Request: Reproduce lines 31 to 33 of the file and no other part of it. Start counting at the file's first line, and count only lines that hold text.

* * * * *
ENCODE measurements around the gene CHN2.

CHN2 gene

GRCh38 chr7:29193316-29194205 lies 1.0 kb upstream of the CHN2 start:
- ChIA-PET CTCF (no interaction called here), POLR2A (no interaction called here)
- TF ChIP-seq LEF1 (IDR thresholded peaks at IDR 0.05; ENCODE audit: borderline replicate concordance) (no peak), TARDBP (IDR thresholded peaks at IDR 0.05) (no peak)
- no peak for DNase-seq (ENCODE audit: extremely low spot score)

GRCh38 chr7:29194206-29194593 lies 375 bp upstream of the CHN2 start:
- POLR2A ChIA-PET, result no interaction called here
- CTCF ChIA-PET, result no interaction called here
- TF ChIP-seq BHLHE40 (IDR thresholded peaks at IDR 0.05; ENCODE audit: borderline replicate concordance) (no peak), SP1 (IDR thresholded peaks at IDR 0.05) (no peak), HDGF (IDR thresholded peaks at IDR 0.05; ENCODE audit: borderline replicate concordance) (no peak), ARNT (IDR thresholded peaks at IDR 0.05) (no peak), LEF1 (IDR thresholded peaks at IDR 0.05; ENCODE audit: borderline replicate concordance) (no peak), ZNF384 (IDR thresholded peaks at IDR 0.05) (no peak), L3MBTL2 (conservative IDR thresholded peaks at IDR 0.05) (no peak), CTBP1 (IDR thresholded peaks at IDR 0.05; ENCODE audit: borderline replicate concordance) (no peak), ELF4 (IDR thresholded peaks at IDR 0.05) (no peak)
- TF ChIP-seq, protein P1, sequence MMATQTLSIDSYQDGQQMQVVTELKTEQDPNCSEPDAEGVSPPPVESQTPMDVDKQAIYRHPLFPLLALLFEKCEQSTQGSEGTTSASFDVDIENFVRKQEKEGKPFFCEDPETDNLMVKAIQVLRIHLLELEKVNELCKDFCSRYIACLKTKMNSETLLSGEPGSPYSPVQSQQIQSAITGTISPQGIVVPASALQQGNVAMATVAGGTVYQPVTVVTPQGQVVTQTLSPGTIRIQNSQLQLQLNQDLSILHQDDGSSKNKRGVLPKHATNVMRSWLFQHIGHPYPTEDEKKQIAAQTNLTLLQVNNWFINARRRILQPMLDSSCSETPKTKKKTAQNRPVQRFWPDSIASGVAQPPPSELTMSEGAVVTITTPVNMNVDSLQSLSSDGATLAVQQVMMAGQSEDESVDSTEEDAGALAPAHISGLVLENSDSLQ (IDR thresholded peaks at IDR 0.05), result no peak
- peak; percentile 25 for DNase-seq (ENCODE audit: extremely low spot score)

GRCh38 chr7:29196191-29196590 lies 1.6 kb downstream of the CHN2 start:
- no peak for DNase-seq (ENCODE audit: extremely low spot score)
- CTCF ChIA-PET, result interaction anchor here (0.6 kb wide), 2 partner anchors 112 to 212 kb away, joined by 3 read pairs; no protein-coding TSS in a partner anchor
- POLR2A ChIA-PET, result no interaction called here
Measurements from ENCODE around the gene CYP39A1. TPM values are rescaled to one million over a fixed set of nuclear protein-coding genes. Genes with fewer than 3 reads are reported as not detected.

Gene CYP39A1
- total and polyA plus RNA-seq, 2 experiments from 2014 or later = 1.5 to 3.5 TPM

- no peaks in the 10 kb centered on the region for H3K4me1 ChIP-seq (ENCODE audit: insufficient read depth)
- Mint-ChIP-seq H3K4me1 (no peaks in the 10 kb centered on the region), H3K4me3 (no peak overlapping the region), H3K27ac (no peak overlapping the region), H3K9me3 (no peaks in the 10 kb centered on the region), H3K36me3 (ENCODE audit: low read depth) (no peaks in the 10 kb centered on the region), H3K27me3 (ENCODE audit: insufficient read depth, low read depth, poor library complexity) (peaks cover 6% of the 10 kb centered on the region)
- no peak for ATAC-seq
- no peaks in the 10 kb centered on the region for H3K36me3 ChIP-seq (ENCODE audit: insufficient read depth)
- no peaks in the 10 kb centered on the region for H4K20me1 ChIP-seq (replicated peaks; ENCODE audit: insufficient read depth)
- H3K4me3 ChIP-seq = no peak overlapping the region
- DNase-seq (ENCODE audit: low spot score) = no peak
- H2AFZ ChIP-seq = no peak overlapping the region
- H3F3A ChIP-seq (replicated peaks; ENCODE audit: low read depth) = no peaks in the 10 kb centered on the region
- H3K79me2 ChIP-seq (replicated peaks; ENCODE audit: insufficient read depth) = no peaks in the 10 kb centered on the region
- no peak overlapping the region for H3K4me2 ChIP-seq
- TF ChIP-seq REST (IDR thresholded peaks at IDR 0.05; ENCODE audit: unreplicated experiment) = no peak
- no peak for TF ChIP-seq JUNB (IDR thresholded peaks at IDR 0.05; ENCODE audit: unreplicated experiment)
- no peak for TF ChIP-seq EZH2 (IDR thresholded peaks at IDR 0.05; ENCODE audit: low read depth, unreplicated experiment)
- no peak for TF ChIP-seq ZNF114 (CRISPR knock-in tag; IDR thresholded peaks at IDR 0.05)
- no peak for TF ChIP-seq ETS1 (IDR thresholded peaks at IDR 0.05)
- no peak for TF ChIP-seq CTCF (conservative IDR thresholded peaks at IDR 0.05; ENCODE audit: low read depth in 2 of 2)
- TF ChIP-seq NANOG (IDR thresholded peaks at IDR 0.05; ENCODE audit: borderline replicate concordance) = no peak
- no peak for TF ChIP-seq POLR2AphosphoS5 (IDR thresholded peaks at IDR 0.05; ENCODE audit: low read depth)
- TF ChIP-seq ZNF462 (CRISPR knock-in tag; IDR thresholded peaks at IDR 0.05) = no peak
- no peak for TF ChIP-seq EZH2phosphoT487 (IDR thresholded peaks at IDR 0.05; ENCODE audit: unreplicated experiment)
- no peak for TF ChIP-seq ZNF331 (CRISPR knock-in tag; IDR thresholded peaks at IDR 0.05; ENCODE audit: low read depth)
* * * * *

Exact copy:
- TF ChIP-seq REST (IDR thresholded peaks at IDR 0.05; ENCODE audit: unreplicated experiment) = no peak
- no peak for TF ChIP-seq JUNB (IDR thresholded peaks at IDR 0.05; ENCODE audit: unreplicated experiment)
- no peak for TF ChIP-seq EZH2 (IDR thresholded peaks at IDR 0.05; ENCODE audit: low read depth, unreplicated experiment)